Celebrated engineering leader and mechanical engineer Nancy DeLoye Fitzroy ’49 received the prestigious Davies Medal for Engineering Achievement from the School of Engineering on May 5.
Rensselaer honored Fitzroy, an internationally recognized and honored expert in heat transfer and fluid flow, with a ceremony in the Center for Biotechnology and Interdisciplinary Studies auditorium. As part of the ceremony, Fitzroy held a conversation about her life and career with Rensselaer President Shirley Ann Jackson.
Fitzroy, one of the world’s earliest woman helicopter pilots, was the first woman in the United States to head a major professional engineering society, the American Society of Mechanical Engineers (ASME), and is the first woman to receive the Davies Medal for Engineering Achievement.
“Nancy Fitzroy is a world-class engineer, a pioneer, and a spirited leader. Her technical contributions to the fields of heat transfer and fluid flow have been fundamental to a range of technologies, from satellites, to toasters, to nuclear reactor cores. Her leadership in engineering professional societies and commitment to inspiring the next generations of young people has helped strengthen engineering in the United States and around the world,” President Jackson said. “At Rensselaer we ask, ‘why not change the world?’ Dr. Fitzroy has done just that. We are honored to award her the Davies Medal.”
In honor of one of the Institute’s most accomplished, active, and loyal alumni, Clarence E. Davies ’14, Rensselaer established the Davies Medal for Engineering Achievement in 1980 to recognize a Rensselaer alumnus or alumna with a distinguished career of engineering achievement, public service, and technical and managerial accomplishments.
The Davies Medal award at Rensselaer is funded by an endowment from Mr. and Mrs. J. Erik Jonsson ’22.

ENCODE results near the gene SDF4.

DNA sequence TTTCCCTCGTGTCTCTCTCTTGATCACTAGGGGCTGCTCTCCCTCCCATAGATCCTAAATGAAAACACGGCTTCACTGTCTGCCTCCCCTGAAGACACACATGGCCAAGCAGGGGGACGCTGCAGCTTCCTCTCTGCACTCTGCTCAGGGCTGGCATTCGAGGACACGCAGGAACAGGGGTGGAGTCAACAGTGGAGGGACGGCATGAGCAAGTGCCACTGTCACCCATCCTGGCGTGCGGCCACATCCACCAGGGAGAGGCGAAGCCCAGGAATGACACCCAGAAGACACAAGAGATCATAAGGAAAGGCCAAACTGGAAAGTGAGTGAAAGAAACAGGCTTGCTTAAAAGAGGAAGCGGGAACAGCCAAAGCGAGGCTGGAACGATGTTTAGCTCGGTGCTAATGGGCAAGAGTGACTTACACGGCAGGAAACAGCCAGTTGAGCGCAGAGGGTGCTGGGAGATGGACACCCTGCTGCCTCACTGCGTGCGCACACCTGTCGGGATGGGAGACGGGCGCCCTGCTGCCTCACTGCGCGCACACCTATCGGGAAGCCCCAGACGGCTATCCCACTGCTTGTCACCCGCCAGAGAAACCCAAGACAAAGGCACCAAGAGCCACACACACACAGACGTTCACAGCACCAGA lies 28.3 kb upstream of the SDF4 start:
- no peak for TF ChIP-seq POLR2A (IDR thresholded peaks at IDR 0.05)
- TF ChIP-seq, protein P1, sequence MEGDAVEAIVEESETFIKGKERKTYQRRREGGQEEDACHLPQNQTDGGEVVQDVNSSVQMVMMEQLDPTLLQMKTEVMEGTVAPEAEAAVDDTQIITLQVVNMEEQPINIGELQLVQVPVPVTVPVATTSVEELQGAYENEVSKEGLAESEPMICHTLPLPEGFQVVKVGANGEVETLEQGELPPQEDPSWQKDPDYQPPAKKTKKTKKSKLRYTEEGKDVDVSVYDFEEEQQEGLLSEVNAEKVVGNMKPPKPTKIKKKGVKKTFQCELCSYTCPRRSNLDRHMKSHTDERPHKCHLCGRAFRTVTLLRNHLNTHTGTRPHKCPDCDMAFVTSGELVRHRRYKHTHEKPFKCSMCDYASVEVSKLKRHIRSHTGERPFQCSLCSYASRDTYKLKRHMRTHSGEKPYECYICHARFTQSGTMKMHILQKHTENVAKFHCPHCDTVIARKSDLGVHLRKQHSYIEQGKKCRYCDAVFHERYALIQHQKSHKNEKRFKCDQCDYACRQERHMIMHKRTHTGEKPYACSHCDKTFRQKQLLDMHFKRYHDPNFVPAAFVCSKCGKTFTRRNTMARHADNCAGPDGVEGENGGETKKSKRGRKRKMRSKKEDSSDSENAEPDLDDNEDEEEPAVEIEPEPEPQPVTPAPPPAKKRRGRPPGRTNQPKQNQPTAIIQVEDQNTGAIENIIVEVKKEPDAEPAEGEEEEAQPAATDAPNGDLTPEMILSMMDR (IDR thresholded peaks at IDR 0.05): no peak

Fitzroy graduated from Rensselaer in 1949 with a bachelor’s degree in chemical engineering. She worked at General Electric Company from 1950 until her retirement in 1987, serving in a number of engineering and engineering manager roles. She specialized in heat transfer and fluid flow research, and early in her career was among the first engineers to work on the design of heat transfer surfaces in nuclear reactor cores. Later she worked in corporate research and development, where she consulted on technical problems in the field of heat transfer in gas turbines, space satellites, and other GE products. A prolific researcher, she is the author of more than 100 technical papers and holds three patents.
Fitzroy, one of the world’s earliest woman helicop- ter pilots, was the first woman in the United States to head a major professional engineering society, the American Society of Mechanical Engineers (ASME), and is the first woman to receive the Davies Medal for Engineering Achievement.”
Throughout her career and since retirement, Fitzroy has been active in professional societies and in 1986 became the first woman president of the ASME. Following her presidency, she served ASME in several different capacities including director of the ASME Foundation Board and trustee.
Fitzroy is the recipient of many honors and recognitions, including the Society of Women Engineers Achievement Award in 1972, and an ASME Centennial Medallion in 1980. She was elected a fellow of ASME, and received an ASME Honorary Membership in 2008. In 1995 she was elected to the National Academy of Engineering and in 1988 was chosen as an Honorary Fellow of Britain’s Institution of Mechanical Engineers.
For her contributions to her alma mater, Fitzroy in 1975 received the Demers Medal for outstanding service to Rensselaer, and in 1996 received the Distinguished Service Award from the Rensselaer Alumni Association. Her accomplishments were again recognized in 1999 when she was inducted into the Rensselaer Alumni Hall of Fame. She established the Nancy Fitzroy Scholarship Fund in 1979 at Rensselaer to encourage young women to pursue careers in science and technology, a scholarship that continues today. She is also a member of the Rensselaer Heritage Society.